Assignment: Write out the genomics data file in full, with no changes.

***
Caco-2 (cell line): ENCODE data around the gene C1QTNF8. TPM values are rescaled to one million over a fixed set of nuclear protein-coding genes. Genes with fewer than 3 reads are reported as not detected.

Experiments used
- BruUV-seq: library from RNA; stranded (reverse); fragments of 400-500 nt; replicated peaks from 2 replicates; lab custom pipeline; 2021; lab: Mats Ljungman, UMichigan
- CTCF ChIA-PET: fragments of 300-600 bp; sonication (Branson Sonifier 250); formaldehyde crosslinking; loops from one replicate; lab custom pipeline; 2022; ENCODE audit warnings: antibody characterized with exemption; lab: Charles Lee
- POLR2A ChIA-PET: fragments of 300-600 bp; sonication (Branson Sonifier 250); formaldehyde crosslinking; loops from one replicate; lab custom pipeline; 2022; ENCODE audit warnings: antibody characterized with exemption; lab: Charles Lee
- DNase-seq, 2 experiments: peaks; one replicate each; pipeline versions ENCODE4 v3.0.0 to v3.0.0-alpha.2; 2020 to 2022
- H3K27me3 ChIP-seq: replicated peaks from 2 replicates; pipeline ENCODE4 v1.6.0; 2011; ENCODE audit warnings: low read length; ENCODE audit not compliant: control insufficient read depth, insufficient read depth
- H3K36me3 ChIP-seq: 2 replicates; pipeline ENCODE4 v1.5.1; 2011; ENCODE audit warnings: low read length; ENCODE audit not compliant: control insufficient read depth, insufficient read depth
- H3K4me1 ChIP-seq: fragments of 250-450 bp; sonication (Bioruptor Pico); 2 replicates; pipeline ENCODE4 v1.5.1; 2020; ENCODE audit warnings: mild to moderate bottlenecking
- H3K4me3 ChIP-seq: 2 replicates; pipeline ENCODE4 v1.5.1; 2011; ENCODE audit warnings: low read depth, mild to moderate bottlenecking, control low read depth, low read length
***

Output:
Caco-2 (cell line): ENCODE data around the gene C1QTNF8. TPM values are rescaled to one million over a fixed set of nuclear protein-coding genes. Genes with fewer than 3 reads are reported as not detected.

Experiments used
- BruUV-seq: library from RNA; stranded (reverse); fragments of 400-500 nt; replicated peaks from 2 replicates; lab custom pipeline; 2021; lab: Mats Ljungman, UMichigan
- CTCF ChIA-PET: fragments of 300-600 bp; sonication (Branson Sonifier 250); formaldehyde crosslinking; loops from one replicate; lab custom pipeline; 2022; ENCODE audit warnings: antibody characterized with exemption; lab: Charles Lee
- POLR2A ChIA-PET: fragments of 300-600 bp; sonication (Branson Sonifier 250); formaldehyde crosslinking; loops from one replicate; lab custom pipeline; 2022; ENCODE audit warnings: antibody characterized with exemption; lab: Charles Lee
- DNase-seq, 2 experiments: peaks; one replicate each; pipeline versions ENCODE4 v3.0.0 to v3.0.0-alpha.2; 2020 to 2022
- H3K27me3 ChIP-seq: replicated peaks from 2 replicates; pipeline ENCODE4 v1.6.0; 2011; ENCODE audit warnings: low read length; ENCODE audit not compliant: control insufficient read depth, insufficient read depth
- H3K36me3 ChIP-seq: 2 replicates; pipeline ENCODE4 v1.5.1; 2011; ENCODE audit warnings: low read length; ENCODE audit not compliant: control insufficient read depth, insufficient read depth
- H3K4me1 ChIP-seq: fragments of 250-450 bp; sonication (Bioruptor Pico); 2 replicates; pipeline ENCODE4 v1.5.1; 2020; ENCODE audit warnings: mild to moderate bottlenecking
- H3K4me3 ChIP-seq: 2 replicates; pipeline ENCODE4 v1.5.1; 2011; ENCODE audit warnings: low read depth, mild to moderate bottlenecking, control low read depth, low read length